So what is a logical contradiction? When does something constitute as such? I've found the term is often used without any logical proof, which is necessary to prove a contradiction. Here I will attempt to do away with the ambiguity. After going through this I think you'll find that logical contradictions require much more than is typically thought. Prepare yourself, it may be a little on the technical side.

There are 3 kinds of contradictions I'll cover, namely *explicit*, *implicit*, and *formal*.

**EXPLICIT CONTRADICTIONS**

Explicit contradictions are ones of a certain sort and, as such, are rarely ever espoused. And by rarely, pretty much never. An explicit contradiction would be a conjunctive proposition where one conjunct is the negation of the other. For example:

(1) John is a good tennis player, and it is false that John is a good tennis player.

It should be obvious that this conjunctive proposition is explicitly contradictory. Not much more needs to be said here. The other two are much more involved.

**IMPLICIT CONTRADICTIONS**

Implicit contradictions are those that require *additional necessarily true propositions*, that when added to the original proposition create a formally contradictory set of propositions. Take the implicitly contradictory proposition "There exists a married bachelor". This is quite clearly contradictory but it is not *explicitly *contradictory, so defined. It requires an additional necessarily true proposition to create a formal contradiction (which eventually and inevitably explicates an explicit contradiction).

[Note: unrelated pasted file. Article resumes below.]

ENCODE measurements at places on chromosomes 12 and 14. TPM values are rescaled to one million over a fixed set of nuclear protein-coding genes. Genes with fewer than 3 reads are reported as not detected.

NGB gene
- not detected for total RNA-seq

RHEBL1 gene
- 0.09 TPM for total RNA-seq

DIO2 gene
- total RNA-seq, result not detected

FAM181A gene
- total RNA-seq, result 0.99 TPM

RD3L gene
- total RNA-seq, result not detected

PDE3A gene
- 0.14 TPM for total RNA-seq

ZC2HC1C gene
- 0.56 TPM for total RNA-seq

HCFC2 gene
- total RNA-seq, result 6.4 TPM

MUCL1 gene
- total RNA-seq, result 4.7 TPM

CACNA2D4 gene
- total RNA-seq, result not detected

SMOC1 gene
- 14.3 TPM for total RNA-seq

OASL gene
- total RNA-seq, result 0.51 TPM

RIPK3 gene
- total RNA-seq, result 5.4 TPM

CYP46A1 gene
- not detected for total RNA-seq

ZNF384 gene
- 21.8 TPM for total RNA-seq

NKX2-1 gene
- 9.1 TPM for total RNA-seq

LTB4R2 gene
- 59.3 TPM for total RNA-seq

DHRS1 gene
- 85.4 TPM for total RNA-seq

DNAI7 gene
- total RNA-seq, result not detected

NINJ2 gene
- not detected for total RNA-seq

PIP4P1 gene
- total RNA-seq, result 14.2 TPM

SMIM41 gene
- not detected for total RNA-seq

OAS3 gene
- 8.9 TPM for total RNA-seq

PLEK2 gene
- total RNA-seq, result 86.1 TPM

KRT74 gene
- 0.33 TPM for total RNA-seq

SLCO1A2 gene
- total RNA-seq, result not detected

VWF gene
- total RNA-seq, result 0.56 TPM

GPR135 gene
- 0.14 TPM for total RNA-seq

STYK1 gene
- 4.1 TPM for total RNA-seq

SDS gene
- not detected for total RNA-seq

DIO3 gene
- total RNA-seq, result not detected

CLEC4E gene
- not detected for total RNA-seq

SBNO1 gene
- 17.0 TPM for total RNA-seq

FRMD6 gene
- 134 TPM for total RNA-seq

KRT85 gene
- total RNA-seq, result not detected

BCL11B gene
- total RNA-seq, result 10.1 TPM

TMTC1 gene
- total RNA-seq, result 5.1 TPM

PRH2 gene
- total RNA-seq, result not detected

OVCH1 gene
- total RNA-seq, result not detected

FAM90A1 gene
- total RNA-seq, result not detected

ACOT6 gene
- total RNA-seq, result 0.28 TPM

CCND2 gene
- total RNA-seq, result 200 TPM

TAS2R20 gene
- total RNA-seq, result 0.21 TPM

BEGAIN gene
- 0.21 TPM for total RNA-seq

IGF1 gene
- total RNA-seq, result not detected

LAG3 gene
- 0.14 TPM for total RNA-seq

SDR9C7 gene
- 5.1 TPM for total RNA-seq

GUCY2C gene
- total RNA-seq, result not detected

(2) There exists a married bachelor

(3) Bachelors are unmarried

**FORMAL CONTRADICTIONS**

In the above example, (3) is broadly necessarily true. Here we can see that the conjunct of (2) and (3) create a formal contradiction, but not yet explicit. Formal contradictions are those that, by using the laws of logic, can arrive at a conclusion that when combined with the original set derive an explicit propositional contradiction.

(4) If there exists a married bachelor and bachelors are unmarried, then there exists a married unmarried man.

(5) If there exists a married unmarried man, the law of non-contradiction is false.

(6) But the law of non-contradiction is strictly necessarily true.

(7) Therefore, no married bachelor exists.

The conjunct of (7) and (2) combine to create an explicit contradiction: "There exists a married bachelor, and no married bachelor exists."

I'd be happy to apply this to practical usages such as in the logical PoE, just let me know and we can discuss. Otherwise, feel free to comment!